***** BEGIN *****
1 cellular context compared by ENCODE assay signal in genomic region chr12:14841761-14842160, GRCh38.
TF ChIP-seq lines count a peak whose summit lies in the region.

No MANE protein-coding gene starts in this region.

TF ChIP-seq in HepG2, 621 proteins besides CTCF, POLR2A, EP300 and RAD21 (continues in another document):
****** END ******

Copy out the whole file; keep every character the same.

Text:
1 cellular context compared by ENCODE assay signal in genomic region chr12:14841761-14842160, GRCh38.
TF ChIP-seq lines count a peak whose summit lies in the region.

No MANE protein-coding gene starts in this region.

TF ChIP-seq in HepG2, 621 proteins besides CTCF, POLR2A, EP300 and RAD21 (continues in another document):